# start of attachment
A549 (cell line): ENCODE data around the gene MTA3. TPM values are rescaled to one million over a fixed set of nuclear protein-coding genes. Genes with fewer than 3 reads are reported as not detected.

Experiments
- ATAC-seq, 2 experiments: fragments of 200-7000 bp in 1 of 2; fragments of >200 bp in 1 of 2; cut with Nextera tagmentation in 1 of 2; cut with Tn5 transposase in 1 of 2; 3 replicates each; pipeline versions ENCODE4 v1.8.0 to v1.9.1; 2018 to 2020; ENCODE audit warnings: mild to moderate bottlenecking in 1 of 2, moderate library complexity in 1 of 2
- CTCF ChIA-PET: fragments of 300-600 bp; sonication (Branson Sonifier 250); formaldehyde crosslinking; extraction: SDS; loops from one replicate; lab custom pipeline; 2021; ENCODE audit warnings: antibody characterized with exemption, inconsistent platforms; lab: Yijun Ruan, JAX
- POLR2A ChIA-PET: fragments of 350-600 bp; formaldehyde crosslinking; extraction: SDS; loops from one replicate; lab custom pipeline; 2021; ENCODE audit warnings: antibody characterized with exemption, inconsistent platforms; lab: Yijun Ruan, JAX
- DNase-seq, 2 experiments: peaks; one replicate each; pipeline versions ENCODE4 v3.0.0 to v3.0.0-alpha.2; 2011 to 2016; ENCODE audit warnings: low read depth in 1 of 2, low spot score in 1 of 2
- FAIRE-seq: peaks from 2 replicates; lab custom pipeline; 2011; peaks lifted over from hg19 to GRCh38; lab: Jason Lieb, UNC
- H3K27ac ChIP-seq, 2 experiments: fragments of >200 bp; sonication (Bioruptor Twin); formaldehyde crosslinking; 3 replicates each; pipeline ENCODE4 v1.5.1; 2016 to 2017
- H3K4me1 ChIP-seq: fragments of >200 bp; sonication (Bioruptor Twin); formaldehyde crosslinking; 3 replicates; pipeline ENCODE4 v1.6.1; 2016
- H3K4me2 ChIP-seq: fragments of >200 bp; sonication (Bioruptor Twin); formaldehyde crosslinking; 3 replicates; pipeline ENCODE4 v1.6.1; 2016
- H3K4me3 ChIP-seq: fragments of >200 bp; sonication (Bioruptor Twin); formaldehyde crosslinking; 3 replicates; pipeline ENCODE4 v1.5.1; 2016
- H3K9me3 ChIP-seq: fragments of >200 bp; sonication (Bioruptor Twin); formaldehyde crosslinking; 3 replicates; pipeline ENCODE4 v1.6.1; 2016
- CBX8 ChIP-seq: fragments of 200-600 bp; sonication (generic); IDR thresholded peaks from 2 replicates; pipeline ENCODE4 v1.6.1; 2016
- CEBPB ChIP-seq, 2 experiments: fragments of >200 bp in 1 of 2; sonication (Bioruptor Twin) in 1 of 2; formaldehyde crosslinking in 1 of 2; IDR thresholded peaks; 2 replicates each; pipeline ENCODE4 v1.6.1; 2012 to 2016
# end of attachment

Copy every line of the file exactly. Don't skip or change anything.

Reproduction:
A549 (cell line): ENCODE data around the gene MTA3. TPM values are rescaled to one million over a fixed set of nuclear protein-coding genes. Genes with fewer than 3 reads are reported as not detected.

Experiments
- ATAC-seq, 2 experiments: fragments of 200-7000 bp in 1 of 2; fragments of >200 bp in 1 of 2; cut with Nextera tagmentation in 1 of 2; cut with Tn5 transposase in 1 of 2; 3 replicates each; pipeline versions ENCODE4 v1.8.0 to v1.9.1; 2018 to 2020; ENCODE audit warnings: mild to moderate bottlenecking in 1 of 2, moderate library complexity in 1 of 2
- CTCF ChIA-PET: fragments of 300-600 bp; sonication (Branson Sonifier 250); formaldehyde crosslinking; extraction: SDS; loops from one replicate; lab custom pipeline; 2021; ENCODE audit warnings: antibody characterized with exemption, inconsistent platforms; lab: Yijun Ruan, JAX
- POLR2A ChIA-PET: fragments of 350-600 bp; formaldehyde crosslinking; extraction: SDS; loops from one replicate; lab custom pipeline; 2021; ENCODE audit warnings: antibody characterized with exemption, inconsistent platforms; lab: Yijun Ruan, JAX
- DNase-seq, 2 experiments: peaks; one replicate each; pipeline versions ENCODE4 v3.0.0 to v3.0.0-alpha.2; 2011 to 2016; ENCODE audit warnings: low read depth in 1 of 2, low spot score in 1 of 2
- FAIRE-seq: peaks from 2 replicates; lab custom pipeline; 2011; peaks lifted over from hg19 to GRCh38; lab: Jason Lieb, UNC
- H3K27ac ChIP-seq, 2 experiments: fragments of >200 bp; sonication (Bioruptor Twin); formaldehyde crosslinking; 3 replicates each; pipeline ENCODE4 v1.5.1; 2016 to 2017
- H3K4me1 ChIP-seq: fragments of >200 bp; sonication (Bioruptor Twin); formaldehyde crosslinking; 3 replicates; pipeline ENCODE4 v1.6.1; 2016
- H3K4me2 ChIP-seq: fragments of >200 bp; sonication (Bioruptor Twin); formaldehyde crosslinking; 3 replicates; pipeline ENCODE4 v1.6.1; 2016
- H3K4me3 ChIP-seq: fragments of >200 bp; sonication (Bioruptor Twin); formaldehyde crosslinking; 3 replicates; pipeline ENCODE4 v1.5.1; 2016
- H3K9me3 ChIP-seq: fragments of >200 bp; sonication (Bioruptor Twin); formaldehyde crosslinking; 3 replicates; pipeline ENCODE4 v1.6.1; 2016
- CBX8 ChIP-seq: fragments of 200-600 bp; sonication (generic); IDR thresholded peaks from 2 replicates; pipeline ENCODE4 v1.6.1; 2016
- CEBPB ChIP-seq, 2 experiments: fragments of >200 bp in 1 of 2; sonication (Bioruptor Twin) in 1 of 2; formaldehyde crosslinking in 1 of 2; IDR thresholded peaks; 2 replicates each; pipeline ENCODE4 v1.6.1; 2012 to 2016